Butcherman was an alpha male for just 7 months when his rear left foot made a fateful and inadvertent step into a poacher’s snare. Wire snares are unfortunately widely used in this region for bush meat (mainly hartebeest, waterbuck, or kob) but are indiscriminate weapons that are just as capable of capturing an ungulate as they are an elephant. I was part of the team that helped to free Butcherman from this snare all those years ago. When we found him he was exhausted from his hours-long effort of trying to get clear of the leg hold. The snare constricted so tightly around his leg that it shut off all blood supply causing the tissue to become necrotic. We had to amputate Butcherman’s entire lower leg, from the knee down. I remember clearly thinking at that moment that Butcherman’s days as an alpha were done. It would not be possible for a 3-legged lion to defend his alpha male status. Or would it?
Though Butcherman was licking his wounds, he returned to the safety and comfort of his Delta Pride where he was looked after by both the pride females and a beta male named Bernie. Butcherman made a relatively swift recovery, but had great difficulty moving as he hobbled along through his territory. What became clear was that he was completely unable to hunt preferred lion prey (medium to large ungulates) independently. But the skill that Butcherman fell back on was his cleverness. He knew that his roar, his mane, and his capability for intimidation were not affected by his leg. In this way he mated, reared, and ruled over the Delta Pride for an unbelievable 3 additional years. Now this story brings us almost to the present when just 3 months ago Butcherman was overthrown by two rival males (Ricky and Raphael) and vanished into thin air.
Dr. Robert (Bob) Montgomery, both the director of RECaP and my graduate advisor, has traveled half way around the world to join in the search for Butcherman. We are interested in understanding exactly how snaring effects the ecology of lions. We are pursuing questions such as; What proportion of the MFNP lion population is affected by snares? How does snaring cause change alpha male tenure? What are the effects of snaring on the ability of lions to survive and reproduce?
Today, Bob and I drove out of our remote camp site at day break heading southwest. Our plan was to visit the core range area of the Delta pride first, then work our way outwards in a sweeping and ever-increasing circle. At over 200 km2, the Delta Pride home range is vast and comprised of a mix of expansive open savannahs dotted with thicketed acacia bushes. The western edge of the pride range is the Albert Nile which also marks the northwestern part of the park edge lined with swamp marshes where prehistoric looking shoe-bill storks reside. The sky is lit in golden strands, an oribi (a small antelope) races across the road drawing our attention. We briefly stop to investigate the cause of alarm but see nothing interesting. Without exchanging words about this, I gently ease my foot off the clutch pedal and guide the land cruiser off the road and along the ridge on high ground. If we are going to find Butcherman, we are going to use every trick in our basket.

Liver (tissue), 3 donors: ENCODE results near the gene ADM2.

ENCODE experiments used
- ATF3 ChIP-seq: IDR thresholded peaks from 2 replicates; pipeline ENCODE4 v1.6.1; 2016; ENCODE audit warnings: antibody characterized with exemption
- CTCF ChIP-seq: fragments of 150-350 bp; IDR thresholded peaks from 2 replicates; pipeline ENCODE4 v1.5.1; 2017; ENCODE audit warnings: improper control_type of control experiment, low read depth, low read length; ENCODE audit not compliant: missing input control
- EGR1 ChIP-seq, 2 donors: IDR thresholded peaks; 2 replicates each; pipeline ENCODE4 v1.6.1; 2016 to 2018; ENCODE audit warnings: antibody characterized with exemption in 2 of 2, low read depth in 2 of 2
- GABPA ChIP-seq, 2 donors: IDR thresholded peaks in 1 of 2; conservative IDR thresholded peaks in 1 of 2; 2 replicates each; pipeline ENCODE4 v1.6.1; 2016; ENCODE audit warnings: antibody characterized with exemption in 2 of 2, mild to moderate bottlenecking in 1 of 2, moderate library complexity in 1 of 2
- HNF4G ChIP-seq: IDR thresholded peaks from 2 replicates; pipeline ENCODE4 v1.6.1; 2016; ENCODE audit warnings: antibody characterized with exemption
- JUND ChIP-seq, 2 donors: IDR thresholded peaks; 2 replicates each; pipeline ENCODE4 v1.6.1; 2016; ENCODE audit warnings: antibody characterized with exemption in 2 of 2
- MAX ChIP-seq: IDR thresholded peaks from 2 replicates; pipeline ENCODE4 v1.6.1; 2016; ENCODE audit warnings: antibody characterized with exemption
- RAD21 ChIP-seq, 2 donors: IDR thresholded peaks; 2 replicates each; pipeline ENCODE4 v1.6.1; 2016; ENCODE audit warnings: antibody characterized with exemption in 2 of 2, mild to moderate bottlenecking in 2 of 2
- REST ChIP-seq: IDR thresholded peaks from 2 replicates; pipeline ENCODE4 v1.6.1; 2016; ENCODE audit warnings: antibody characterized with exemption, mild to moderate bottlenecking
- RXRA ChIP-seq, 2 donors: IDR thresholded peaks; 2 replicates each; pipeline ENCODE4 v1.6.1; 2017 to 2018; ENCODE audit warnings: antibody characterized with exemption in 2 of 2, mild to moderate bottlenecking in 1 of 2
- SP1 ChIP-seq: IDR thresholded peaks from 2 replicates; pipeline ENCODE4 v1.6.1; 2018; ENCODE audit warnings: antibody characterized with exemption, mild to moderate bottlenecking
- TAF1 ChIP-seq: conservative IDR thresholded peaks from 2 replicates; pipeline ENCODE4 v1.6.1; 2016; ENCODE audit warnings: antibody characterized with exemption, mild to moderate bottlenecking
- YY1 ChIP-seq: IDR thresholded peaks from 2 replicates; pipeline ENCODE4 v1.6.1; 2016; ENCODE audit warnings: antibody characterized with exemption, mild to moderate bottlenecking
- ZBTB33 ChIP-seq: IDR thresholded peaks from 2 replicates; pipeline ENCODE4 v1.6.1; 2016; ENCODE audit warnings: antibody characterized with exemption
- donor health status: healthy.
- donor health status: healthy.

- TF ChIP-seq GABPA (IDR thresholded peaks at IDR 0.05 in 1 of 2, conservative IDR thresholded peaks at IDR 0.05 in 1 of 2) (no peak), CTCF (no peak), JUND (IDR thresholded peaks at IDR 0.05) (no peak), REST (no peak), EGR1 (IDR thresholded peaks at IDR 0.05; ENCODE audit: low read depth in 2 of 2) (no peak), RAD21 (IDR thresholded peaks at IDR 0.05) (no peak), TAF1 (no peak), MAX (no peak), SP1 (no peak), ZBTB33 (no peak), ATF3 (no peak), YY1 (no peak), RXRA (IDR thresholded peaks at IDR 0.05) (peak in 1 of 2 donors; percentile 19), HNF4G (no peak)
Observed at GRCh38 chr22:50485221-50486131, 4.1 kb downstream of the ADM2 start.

Pakuba airstrip is a marram surface 1.5 km long runway with service housing on its side. The entire infrastructure is protected by an electric fence to keep wildlife out. The area around Pakuba airstrip has got open fields with few trees and occasionally a young borassus palm thicket. With the kob whistling and displaying forward vigilance behavior, we were almost certain in which borassus bush concealed this lion. As we drew near, we held our breath. When I positioned the RECaP truck into full view of the lion, it became clear that this was not Butcherman but another male lion. This lion had all the four limbs and a much darker mane. With large exhales, we re-grouped. A couple of snaps of the animal’s whisker pattern to identify him (we will compare the image with a booklet of identities of lion in this system) and we were off.
Then suddenly Bob said, “Here we go.” Directly off the left-hand side of the car just 20 feet from our position was a huge male panting heavily in the cooling shade of a large bush. The mane looked like Butcherman, but we couldn’t yet see his legs. I repositioned the vehicle so that the animal revealed more of himself. The mane looked dark. Like a rock falling through water, a sensation went through my gut. This wasn’t Butcherman. Not only was it not Butcherman, but I strongly suspected that it might be the exact lion that displaced him from the Delta pride leadership. Before making my pronouncement I asked Bob to tell me what this animal’s hind legs looked like. Bob said, “This one is missing all of the toes on one of his hind feet.” Damn, I was right after all. This was Raphael who, along with his brother Ricki, knocked Butcherman off of his pedestal.
After some more observation and the sun now firmly above our heads, I accepted the fate that today was not the day that we were going to find Butcherman. I slowly drove us back to our camp site with a flood of questions still lingering my mind. What happened when Butcherman was toppled by these brothers? Was it a fatal takeover of the delta pride? If not, then how could he find food in exile? One thing that I am sure of is that the search for Butcherman is far from over. We will be widening the search to include parts of the park that I know to be out of current pride ranges. These would be the safest places for Butcherman to live in exile. Though I desperately want to find this male that I have known for the entirety of my professional career, I am beginning to think that we might only find the ghost of the 3-legged lion of Uganda that once reigned over the Delta Pride. But until we determine that for sure, the search continues.